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Israeli Supreme Court To Consider Petitions

Israeli Supreme Court To Consider Petitions

On the 2nd anniversary of the ruling by the International Court of Justice (ICJ), Sunday July 9th, 2006, the Israeli Supreme court in Jerusalem will hear two petitions from the West Bank village of Bil'in. This ruling, from 2004 declared that the Israeli Annexation Wall is illegal under international law.

The petitions that will be discussed in the Israeli Supreme Court tomorrow concern the illegal construction of the Matityahu East colonial settlement on the lands of Bil'in, west of the Annexation Wall (HCJ 143/06); the second petition demands an annulment of the declaration which claims that the lands of Bil'in, in Matityahu East, are government property (HCJ 3998/06).

The route of the wall in Bil'in was designed to accommodate an unapproved plan for the expansion of the Matityahu East colonial settlement. The building of the settlement, according to the above-mentioned plan, was carried out illegally. The Bil'in petition challenges the legality of the settlement due to a suspicious transfer of land ownership from the Palestinian village to the Israeli realtors; a sale which involved the Israeli state declaring the territory state land only to later transfer it to private developers.

During the hearing of the petition challenging the route of the wall through Bil'in (HCJ 8414/05), the Israeli state revealed its involvement. An Israeli lawyer signed the sale papers instead of the head of Bil'in village. This was done without the village's knowledge, and based on the false claim that any Israeli who entered Bil'in would be killed. In addition, it was falsely argued that it was illegal for Israelis to enter Bil'in. The Israeli state alleges that they declared in 1991 that the land, upon which the settlement is built, was to be state property in order to protect the Palestinian man who allegedly sold the land to the contractors.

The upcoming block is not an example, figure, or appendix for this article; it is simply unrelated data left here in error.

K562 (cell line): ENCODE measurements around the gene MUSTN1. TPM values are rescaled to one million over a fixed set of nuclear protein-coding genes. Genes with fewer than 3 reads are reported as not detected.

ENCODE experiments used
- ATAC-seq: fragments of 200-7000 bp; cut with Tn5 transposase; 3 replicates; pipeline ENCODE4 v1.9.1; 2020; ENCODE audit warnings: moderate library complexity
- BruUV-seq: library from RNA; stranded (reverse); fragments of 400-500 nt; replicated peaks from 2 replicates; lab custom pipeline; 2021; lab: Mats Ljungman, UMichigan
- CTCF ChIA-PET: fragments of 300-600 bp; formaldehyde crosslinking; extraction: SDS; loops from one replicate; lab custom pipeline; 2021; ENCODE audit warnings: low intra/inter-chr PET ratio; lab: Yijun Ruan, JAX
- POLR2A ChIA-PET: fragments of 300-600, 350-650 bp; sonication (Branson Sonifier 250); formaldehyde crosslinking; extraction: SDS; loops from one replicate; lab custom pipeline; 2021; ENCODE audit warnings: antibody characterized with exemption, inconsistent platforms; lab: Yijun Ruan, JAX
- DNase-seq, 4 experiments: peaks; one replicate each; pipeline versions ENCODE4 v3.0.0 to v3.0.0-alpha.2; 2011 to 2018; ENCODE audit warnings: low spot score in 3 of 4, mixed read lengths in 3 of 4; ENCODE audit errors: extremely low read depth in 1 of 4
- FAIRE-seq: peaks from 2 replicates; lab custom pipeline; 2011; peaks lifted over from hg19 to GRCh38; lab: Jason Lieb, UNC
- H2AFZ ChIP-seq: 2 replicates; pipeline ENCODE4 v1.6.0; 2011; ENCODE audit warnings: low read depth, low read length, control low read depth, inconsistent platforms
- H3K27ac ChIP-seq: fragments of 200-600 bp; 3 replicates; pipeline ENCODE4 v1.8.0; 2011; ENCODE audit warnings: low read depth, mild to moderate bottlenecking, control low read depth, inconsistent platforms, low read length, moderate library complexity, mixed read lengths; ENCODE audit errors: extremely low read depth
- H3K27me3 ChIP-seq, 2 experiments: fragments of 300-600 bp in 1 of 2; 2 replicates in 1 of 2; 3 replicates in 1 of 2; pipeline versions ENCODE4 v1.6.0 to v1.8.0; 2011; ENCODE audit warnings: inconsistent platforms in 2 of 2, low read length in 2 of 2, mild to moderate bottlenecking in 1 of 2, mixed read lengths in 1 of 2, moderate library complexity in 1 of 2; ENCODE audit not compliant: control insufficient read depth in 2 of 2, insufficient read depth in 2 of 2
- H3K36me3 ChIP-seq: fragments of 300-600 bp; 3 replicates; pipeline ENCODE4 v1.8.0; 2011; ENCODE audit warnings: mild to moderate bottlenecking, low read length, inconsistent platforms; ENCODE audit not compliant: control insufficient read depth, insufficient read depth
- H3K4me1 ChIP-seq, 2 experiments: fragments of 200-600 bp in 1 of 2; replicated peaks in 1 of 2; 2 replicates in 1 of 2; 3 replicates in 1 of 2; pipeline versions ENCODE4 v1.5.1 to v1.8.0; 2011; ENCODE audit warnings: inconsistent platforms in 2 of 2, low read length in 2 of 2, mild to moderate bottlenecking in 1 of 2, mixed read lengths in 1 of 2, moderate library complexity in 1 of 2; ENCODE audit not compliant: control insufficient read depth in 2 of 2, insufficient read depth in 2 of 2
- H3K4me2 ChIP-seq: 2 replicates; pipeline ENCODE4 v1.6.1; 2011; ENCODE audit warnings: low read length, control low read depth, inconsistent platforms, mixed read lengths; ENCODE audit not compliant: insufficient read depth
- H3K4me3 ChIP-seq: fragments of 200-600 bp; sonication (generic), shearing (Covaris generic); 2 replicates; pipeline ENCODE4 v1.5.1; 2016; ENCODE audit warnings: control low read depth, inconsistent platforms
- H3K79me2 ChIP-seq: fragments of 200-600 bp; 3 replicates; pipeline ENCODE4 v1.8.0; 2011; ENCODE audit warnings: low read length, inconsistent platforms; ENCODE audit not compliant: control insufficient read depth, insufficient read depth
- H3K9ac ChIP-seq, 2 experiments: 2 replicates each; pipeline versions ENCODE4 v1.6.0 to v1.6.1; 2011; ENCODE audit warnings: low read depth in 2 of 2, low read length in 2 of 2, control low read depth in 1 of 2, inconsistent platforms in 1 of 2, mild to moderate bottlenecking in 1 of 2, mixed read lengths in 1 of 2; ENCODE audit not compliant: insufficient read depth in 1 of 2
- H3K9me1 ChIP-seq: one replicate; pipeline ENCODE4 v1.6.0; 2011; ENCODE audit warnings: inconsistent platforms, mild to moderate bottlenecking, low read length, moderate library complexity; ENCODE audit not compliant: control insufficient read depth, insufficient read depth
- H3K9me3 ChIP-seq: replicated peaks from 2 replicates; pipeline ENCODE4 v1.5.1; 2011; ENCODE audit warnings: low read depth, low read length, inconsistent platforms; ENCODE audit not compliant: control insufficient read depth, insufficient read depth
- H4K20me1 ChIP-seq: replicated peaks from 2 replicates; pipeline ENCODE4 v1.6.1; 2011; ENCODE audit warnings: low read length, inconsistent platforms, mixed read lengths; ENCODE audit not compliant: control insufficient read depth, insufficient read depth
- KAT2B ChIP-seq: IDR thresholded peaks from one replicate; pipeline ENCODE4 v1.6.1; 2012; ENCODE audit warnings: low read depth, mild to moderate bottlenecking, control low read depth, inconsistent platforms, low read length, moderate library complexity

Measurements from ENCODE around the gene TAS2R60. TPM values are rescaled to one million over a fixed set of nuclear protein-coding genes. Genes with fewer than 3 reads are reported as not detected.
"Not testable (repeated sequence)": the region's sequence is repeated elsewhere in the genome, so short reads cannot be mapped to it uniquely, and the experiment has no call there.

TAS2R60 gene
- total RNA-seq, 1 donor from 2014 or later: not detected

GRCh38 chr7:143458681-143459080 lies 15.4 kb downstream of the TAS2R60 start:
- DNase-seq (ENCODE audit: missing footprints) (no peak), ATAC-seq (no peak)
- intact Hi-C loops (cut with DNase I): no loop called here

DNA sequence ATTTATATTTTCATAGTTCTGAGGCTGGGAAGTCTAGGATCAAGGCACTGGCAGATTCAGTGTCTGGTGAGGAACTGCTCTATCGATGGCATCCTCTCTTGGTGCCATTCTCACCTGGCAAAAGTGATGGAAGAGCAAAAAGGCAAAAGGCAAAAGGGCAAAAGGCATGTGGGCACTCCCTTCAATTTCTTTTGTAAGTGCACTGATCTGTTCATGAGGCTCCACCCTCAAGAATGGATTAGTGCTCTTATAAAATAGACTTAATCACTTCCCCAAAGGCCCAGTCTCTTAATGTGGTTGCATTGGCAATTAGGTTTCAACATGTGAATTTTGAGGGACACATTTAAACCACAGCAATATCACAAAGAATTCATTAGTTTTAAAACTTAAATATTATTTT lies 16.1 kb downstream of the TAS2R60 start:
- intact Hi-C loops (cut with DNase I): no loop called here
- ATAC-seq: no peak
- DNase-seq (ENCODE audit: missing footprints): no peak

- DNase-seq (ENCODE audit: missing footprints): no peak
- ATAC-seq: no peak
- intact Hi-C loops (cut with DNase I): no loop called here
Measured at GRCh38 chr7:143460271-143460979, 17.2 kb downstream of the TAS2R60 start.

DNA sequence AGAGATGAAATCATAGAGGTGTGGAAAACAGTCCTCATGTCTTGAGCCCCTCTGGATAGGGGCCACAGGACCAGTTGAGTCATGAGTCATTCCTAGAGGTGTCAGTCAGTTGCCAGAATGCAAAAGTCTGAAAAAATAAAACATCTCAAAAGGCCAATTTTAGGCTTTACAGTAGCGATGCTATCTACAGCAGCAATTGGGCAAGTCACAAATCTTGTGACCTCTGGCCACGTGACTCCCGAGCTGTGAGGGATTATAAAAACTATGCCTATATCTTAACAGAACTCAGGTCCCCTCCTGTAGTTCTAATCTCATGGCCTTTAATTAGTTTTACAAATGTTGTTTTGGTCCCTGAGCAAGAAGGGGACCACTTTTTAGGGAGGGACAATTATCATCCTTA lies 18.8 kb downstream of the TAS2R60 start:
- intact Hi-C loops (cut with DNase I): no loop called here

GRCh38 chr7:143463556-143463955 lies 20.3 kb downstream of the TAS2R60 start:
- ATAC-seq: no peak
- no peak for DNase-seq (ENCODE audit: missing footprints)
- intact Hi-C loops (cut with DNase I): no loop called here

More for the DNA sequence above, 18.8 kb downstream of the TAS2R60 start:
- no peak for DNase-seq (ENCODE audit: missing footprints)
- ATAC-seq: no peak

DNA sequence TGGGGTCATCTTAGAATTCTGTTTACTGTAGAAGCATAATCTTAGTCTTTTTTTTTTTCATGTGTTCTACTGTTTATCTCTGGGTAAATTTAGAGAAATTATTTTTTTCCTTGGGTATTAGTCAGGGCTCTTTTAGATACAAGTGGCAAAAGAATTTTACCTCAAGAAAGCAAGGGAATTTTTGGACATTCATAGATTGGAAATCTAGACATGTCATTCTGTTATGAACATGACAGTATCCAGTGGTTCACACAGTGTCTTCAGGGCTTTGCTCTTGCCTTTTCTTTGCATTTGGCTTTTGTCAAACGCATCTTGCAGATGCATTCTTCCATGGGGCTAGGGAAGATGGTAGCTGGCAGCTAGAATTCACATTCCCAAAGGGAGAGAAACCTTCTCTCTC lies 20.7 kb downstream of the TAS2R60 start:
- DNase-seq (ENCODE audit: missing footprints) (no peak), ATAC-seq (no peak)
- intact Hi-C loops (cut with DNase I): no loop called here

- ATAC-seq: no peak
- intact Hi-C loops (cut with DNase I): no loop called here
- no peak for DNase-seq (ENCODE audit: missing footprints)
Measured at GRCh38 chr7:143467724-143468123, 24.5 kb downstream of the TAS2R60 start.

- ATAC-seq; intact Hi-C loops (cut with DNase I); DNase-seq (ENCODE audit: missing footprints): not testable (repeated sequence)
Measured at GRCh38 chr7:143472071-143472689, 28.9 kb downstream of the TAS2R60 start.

Despite these claims by the Israeli state, through the process of the petition, the main reasons for these action have been exposed. Through the illegal cooperation with the state, the realtors managed to avoid the lengthy and expensive procedures associated with registering the land as their property. These procedures, which were circumvented, involve careful examinations of land transfer between the buyer and seller. These procedures are done publicly, so that each person from Bil'in who claims to have ownership on the lands, in whole or in part, has the right to object. These procedures often lead to the conclusion that the purchase deal was false, and to the result that the realtors are left without the lands which allegedly it has bought. Despite the history of transferring land in this way, in the case of this sale, the process was avoided.

The Bil'in petitions will be heard at the Israeli Supreme Court in Jerusalem at 10:00am. Supporters and journalists are being encouraged to attend the court session.


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